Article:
Knowing how to transfer project deliverables when closing a project is the first step to getting the project wound up.

Your PMO won’t be in charge of delivering the goods or services to the customer directly, but you still need to be aware of the process and monitor it. Your office may not be directly responsible for the quality of the deliverables, but you need to ensure that they all get to their intended destination.

Therefore, when a project in your office is transferring deliverables, you need to take steps to ensure success. To that end, we’re going to look at:

  • The information and tools you need to transfer project deliverables
  • The actions that need to be taken to transfer deliverables
  • Why it’s important to accurately transfer the deliverables of a project

So you can support the process for your project managers.

What does my PMO need to do to transfer project deliverables?

A lot of the work in a PMO is about monitoring a project as it progress from idea, to commissioning, to getting the work done. Handing over the deliverables to the client can seem like a long way off when you work on a project from beginning to end.

However, it does need to be prepared for right from the early planning stages. You need to ensure that:

  • The client agrees to the method for deliverables within the initial agreement.
  • The deliverables are clearly outlined in terms of the what and the when.
  • All changes to the deliverables are clearly recorded during the project.
  • Every part of the project that is delivered before the end is recorded and signed off.
  • All the stakeholders who need to give approval, both internal and external, are identified.

Ensure that these actions are written into the process maps and documentation. This will save time trying to confirm information by searching through emails as you come to send over the final deliverables.

What does my PMO need to do when transferring deliverables to close a project?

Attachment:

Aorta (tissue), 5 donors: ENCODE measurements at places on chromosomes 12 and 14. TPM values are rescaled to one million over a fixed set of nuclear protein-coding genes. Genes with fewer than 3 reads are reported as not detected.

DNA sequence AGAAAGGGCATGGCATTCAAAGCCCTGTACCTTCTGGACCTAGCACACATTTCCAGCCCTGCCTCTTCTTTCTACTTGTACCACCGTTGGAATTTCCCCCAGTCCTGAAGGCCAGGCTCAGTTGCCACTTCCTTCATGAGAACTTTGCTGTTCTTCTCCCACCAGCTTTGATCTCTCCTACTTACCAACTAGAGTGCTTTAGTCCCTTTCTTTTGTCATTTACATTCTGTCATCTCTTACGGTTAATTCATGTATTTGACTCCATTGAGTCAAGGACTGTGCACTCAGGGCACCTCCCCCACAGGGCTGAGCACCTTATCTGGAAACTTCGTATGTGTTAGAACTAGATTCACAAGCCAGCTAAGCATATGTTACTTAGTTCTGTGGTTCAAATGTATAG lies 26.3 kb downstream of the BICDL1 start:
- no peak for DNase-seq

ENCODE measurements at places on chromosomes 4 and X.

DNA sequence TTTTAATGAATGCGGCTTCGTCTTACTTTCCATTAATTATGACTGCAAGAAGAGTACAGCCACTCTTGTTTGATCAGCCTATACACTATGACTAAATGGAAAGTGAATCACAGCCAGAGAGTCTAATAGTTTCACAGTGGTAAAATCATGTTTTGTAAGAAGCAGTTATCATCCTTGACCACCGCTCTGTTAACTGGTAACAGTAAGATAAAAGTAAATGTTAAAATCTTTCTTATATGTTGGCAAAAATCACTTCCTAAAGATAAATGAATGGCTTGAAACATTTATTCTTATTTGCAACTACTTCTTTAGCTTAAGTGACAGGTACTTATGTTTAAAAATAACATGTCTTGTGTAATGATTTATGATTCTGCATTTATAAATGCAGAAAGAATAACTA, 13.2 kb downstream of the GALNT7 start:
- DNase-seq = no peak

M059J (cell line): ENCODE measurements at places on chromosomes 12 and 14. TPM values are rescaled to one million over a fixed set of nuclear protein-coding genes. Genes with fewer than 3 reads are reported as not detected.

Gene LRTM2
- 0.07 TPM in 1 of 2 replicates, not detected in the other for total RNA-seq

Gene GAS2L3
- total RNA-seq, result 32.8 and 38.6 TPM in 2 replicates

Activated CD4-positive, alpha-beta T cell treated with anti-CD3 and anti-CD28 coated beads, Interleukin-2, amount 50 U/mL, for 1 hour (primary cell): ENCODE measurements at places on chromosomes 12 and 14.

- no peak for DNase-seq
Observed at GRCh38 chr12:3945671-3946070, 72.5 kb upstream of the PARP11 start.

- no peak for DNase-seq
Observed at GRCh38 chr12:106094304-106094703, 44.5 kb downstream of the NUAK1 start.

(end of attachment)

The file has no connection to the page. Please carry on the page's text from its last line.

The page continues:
It’s primarily the job of the project manager and their team to transfer the deliverables across to the client. However, you still need to be on top of the process and can have information ready to smooth the process.

Delivering the product to the end-user will need:

  • A detailed review of the contract and agreements to identify all the deliverables – these should be in the project plan.
  • To send the deliverables to the client in the form agreed, this could be providing data through the cloud, mailing a disc, or organising a face-to-face meeting, for example.
  • A follow-up procedure in place to ensure that receipt of the deliverables is confirmed – this is different to signing off on the project which we’ll look at in our next article.

Why does my PMO need a process to transfer deliverables?

Transferring deliverables is the first step of successfully closing a project. The whole aim of a project is to produce something for a client so you need to make sure that actually happens.

Why is it important to have a clear process in place, rather than just sending a quick email with the deliverables?

You should be creating and following a process for project deliverables because:

  • You have a confirmed date that deliverables have been sent and received, which will be a key milestone in the project that needs to be recorded.
  • Once deliverables have been sent to the client, you can then start on the other processes to close the project such as getting approval and seeking feedback.
  • Project risk, such as the risk of scope creep or missing deadlines, is greatly reduced once the main element of the project in the hands of the client.

How does a PMO transfer deliverables to close a project?

Transferring project deliverables as you start to close a project is an important step. As such, it needs to be planned for right from the beginning, with everyone involved knowing what will be delivered, how, and when.

The actual transfer of final deliverables needs to be managed and recorded to ensure the project does what it is supposed, i.e. provide a product to the client.

Once your project manager has the deliverables in the hands of the client and your PMO has it logged, it’s time to move on to your next closing steps, which will be the subject of our next posts.